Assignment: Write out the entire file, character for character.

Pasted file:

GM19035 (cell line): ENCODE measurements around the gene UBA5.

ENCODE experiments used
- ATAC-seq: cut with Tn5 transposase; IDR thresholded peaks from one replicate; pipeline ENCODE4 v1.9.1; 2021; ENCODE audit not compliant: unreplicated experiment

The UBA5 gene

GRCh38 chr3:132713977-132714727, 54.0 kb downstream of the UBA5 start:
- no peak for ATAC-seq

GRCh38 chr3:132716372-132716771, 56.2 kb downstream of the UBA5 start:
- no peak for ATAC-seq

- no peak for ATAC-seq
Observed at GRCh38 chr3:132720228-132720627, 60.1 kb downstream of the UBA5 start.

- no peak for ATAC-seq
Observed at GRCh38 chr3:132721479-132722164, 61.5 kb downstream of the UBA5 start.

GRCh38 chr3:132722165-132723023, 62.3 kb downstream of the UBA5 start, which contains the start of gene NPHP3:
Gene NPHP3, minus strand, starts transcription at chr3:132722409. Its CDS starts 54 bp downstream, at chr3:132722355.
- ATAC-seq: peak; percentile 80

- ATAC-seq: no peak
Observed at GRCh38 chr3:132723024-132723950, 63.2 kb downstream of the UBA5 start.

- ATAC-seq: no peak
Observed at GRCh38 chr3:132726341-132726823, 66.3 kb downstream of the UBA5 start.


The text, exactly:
GM19035 (cell line): ENCODE measurements around the gene UBA5.

ENCODE experiments used
- ATAC-seq: cut with Tn5 transposase; IDR thresholded peaks from one replicate; pipeline ENCODE4 v1.9.1; 2021; ENCODE audit not compliant: unreplicated experiment

The UBA5 gene

GRCh38 chr3:132713977-132714727, 54.0 kb downstream of the UBA5 start:
- no peak for ATAC-seq

GRCh38 chr3:132716372-132716771, 56.2 kb downstream of the UBA5 start:
- no peak for ATAC-seq

- no peak for ATAC-seq
Observed at GRCh38 chr3:132720228-132720627, 60.1 kb downstream of the UBA5 start.

- no peak for ATAC-seq
Observed at GRCh38 chr3:132721479-132722164, 61.5 kb downstream of the UBA5 start.

GRCh38 chr3:132722165-132723023, 62.3 kb downstream of the UBA5 start, which contains the start of gene NPHP3:
Gene NPHP3, minus strand, starts transcription at chr3:132722409. Its CDS starts 54 bp downstream, at chr3:132722355.
- ATAC-seq: peak; percentile 80

- ATAC-seq: no peak
Observed at GRCh38 chr3:132723024-132723950, 63.2 kb downstream of the UBA5 start.

- ATAC-seq: no peak
Observed at GRCh38 chr3:132726341-132726823, 66.3 kb downstream of the UBA5 start.